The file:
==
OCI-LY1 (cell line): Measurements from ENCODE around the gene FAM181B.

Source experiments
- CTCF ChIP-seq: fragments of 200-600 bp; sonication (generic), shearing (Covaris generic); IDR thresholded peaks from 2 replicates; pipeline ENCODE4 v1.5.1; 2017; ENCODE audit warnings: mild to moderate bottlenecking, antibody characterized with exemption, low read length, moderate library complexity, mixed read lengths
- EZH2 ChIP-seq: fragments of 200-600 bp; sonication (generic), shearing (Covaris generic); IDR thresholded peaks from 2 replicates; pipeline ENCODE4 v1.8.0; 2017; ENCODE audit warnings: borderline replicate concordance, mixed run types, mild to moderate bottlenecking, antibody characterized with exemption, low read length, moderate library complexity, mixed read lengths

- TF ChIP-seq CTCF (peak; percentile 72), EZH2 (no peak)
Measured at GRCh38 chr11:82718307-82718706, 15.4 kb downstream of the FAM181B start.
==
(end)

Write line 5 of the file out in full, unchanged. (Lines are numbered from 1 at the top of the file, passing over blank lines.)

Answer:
- TF ChIP-seq CTCF (peak; percentile 72), EZH2 (no peak)